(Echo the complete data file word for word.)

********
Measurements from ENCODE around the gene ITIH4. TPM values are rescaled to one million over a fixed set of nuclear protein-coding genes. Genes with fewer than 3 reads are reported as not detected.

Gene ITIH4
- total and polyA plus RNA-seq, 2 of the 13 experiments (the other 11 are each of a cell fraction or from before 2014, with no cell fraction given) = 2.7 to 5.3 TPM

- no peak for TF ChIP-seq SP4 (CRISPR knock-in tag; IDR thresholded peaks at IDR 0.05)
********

Measurements from ENCODE around the gene ITIH4. TPM values are rescaled to one million over a fixed set of nuclear protein-coding genes. Genes with fewer than 3 reads are reported as not detected.

Gene ITIH4
- total and polyA plus RNA-seq, 2 of the 13 experiments (the other 11 are each of a cell fraction or from before 2014, with no cell fraction given) = 2.7 to 5.3 TPM

- no peak for TF ChIP-seq SP4 (CRISPR knock-in tag; IDR thresholded peaks at IDR 0.05)